FDIC Posits Alternate History for Lehman Collapse
Would new powers have made a difference?
By Joe Adler
To support its case that the Dodd-Frank Act has ended “too big to fail,” the Federal Deposit Insurance Corp. engaged in an activity usually reserved for Civil War buffs, painting an alternate history detailing how it might have handled the collapse of Lehman Brothers if its new powers had been in place.
In a study released Monday, the FDIC argued that had the regulatory reform regime been law in 2008, market chaos would have been avoided and losses would have been smaller. The study also provides specifics on how the FDIC intends to use its additional authority in a real-world scenario, including resolution of creditor claims and marketing the institution to bidders.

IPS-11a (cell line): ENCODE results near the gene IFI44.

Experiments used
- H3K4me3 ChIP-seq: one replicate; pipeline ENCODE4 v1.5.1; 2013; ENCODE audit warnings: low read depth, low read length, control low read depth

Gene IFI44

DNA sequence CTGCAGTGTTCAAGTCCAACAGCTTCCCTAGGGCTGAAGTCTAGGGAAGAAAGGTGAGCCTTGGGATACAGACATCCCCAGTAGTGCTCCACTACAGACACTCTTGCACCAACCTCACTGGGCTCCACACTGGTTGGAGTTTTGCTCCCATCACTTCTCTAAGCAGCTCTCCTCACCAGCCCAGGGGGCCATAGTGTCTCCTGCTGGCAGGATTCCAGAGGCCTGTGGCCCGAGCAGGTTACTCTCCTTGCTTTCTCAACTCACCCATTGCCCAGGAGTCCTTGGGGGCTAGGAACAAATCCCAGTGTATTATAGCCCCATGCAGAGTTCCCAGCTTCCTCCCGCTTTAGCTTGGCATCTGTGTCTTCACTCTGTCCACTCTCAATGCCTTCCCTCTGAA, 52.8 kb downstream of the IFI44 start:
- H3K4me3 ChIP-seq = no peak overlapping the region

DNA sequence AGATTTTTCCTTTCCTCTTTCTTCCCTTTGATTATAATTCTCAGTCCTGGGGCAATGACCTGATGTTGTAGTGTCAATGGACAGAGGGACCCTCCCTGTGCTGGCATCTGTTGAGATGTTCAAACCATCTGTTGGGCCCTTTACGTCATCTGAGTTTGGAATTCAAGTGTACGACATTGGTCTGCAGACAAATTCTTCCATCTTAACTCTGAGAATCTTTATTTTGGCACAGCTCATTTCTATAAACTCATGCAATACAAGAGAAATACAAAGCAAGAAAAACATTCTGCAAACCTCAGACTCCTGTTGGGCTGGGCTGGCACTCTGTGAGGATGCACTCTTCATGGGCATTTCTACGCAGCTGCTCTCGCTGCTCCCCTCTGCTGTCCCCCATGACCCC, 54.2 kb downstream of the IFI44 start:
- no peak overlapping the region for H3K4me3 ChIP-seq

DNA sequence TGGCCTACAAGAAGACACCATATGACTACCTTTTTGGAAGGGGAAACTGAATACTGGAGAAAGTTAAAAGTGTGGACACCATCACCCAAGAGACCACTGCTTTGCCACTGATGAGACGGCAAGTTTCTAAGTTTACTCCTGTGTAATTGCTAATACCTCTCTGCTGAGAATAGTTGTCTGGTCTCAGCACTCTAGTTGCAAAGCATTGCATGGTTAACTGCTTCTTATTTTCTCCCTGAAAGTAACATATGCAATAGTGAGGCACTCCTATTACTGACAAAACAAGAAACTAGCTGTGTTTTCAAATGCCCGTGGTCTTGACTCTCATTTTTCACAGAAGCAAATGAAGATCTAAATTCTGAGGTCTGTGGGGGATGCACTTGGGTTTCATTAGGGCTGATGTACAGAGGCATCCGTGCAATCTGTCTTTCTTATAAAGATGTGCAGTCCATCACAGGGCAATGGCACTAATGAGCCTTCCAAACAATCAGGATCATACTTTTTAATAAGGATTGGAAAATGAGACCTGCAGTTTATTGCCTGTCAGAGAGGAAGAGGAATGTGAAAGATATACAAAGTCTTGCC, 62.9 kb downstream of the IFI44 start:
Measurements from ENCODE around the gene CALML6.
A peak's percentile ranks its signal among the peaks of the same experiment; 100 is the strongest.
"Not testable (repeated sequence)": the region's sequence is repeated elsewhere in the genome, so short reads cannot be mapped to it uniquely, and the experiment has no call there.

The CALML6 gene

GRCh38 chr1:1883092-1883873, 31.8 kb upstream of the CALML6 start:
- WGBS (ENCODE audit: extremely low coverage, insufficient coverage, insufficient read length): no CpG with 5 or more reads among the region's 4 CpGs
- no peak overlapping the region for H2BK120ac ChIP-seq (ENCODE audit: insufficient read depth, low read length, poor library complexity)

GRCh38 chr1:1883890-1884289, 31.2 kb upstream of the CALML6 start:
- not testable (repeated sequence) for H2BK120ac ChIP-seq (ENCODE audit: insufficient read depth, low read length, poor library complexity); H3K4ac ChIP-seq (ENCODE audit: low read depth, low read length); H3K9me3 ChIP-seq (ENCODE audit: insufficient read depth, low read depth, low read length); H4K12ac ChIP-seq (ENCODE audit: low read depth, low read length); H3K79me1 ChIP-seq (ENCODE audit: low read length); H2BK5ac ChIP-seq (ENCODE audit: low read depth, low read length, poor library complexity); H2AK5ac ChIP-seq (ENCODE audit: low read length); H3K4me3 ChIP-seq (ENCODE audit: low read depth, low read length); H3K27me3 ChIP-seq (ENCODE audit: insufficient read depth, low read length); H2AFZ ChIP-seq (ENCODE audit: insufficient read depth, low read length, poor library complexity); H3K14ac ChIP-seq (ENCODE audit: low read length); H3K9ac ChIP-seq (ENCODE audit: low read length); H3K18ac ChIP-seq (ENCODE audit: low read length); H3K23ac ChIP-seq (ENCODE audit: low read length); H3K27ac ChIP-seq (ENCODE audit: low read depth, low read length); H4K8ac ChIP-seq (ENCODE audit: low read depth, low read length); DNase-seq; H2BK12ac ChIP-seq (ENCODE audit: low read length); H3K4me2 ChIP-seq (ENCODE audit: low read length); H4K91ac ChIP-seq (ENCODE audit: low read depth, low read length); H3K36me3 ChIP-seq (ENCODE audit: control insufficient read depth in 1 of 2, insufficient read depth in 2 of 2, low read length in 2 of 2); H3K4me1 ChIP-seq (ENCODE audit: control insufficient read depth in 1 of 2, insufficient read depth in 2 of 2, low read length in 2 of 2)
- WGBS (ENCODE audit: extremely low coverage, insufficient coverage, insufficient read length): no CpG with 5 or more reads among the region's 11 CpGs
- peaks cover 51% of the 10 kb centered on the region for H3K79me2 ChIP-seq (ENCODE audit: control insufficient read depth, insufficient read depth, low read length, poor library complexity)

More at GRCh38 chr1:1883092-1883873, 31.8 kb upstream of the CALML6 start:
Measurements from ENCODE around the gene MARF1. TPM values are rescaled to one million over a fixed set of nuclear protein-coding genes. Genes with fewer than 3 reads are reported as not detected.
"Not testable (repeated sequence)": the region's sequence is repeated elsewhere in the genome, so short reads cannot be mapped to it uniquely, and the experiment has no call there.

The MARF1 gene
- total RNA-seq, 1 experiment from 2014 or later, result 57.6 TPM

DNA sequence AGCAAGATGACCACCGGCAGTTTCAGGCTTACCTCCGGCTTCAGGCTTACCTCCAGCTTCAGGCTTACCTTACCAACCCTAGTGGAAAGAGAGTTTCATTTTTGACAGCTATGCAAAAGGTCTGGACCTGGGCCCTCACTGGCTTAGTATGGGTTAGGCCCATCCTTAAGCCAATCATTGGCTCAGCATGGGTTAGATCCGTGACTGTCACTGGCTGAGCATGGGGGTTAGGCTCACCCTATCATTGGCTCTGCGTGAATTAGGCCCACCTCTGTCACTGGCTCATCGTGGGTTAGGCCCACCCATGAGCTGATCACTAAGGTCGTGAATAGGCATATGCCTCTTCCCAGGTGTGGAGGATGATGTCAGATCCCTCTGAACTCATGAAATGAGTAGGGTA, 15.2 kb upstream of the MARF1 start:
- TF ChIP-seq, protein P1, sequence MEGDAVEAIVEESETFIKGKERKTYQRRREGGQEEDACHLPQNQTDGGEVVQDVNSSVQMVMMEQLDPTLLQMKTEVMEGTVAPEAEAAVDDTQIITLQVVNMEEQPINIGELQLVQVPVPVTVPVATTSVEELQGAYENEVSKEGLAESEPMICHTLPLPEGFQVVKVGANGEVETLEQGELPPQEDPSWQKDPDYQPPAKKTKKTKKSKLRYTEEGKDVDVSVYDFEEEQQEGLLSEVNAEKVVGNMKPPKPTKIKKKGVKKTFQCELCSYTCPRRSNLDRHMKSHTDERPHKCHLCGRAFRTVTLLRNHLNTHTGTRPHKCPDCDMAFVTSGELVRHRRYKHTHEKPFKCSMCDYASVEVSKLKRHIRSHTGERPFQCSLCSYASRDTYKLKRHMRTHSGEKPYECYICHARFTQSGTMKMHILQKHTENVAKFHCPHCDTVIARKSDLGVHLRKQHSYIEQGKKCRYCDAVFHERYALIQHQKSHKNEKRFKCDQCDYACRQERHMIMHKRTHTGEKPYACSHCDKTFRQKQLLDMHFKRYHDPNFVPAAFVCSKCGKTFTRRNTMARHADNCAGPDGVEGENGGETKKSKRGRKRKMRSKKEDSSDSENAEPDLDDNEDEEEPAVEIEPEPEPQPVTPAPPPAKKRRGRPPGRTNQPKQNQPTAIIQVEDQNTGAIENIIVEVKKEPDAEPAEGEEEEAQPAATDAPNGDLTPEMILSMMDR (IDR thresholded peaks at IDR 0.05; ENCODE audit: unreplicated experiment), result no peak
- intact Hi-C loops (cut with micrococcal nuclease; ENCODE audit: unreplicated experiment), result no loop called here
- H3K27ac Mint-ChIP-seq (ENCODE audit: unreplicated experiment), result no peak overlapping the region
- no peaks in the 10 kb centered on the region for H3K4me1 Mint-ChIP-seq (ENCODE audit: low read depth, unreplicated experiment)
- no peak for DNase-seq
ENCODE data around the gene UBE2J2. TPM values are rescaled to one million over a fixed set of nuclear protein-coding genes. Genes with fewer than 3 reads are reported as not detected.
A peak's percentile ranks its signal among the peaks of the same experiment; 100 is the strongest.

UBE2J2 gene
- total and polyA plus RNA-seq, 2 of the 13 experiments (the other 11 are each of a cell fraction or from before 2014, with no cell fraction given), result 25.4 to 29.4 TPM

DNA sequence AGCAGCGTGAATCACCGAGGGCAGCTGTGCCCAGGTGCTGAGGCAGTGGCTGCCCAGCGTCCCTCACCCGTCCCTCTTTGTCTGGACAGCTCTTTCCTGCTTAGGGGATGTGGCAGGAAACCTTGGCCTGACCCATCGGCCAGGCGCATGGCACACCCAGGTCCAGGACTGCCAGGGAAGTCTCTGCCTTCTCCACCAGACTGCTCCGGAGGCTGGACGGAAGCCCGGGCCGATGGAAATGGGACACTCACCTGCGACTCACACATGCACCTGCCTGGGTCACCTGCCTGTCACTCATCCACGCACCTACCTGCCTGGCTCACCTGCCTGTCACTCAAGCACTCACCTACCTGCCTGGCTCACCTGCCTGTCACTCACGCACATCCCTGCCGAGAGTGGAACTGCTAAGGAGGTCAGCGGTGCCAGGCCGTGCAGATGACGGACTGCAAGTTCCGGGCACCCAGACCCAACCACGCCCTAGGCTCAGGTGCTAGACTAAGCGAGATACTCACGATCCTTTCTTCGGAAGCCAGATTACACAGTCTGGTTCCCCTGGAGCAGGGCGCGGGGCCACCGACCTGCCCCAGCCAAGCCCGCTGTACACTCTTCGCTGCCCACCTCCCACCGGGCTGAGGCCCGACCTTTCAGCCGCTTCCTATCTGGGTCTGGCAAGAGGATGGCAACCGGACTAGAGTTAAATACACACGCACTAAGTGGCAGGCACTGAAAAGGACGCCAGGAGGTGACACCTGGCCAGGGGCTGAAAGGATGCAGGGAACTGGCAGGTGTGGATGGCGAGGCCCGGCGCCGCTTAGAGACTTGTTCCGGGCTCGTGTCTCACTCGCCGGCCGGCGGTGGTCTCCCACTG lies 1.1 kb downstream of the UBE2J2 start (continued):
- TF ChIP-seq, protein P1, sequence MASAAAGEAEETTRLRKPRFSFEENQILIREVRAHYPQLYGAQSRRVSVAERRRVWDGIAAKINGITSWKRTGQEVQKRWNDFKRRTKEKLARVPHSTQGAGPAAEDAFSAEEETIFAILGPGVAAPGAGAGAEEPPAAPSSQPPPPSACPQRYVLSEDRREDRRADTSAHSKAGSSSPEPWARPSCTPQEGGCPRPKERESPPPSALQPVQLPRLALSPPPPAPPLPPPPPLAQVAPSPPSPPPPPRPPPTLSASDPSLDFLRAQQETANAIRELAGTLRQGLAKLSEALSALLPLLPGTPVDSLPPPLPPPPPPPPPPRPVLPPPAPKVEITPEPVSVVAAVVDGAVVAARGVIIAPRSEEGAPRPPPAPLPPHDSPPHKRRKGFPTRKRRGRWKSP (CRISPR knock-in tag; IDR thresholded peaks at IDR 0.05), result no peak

The study is “clearly designed to validate the [resolution] approach … against all of the assertions that continue that Dodd-Frank permits bailouts,” said Karen Shaw Petrou, managing partner at Federal Financial Analytics Inc. “This is a highly, highly complicated new regime with a lot of unanswered questions.”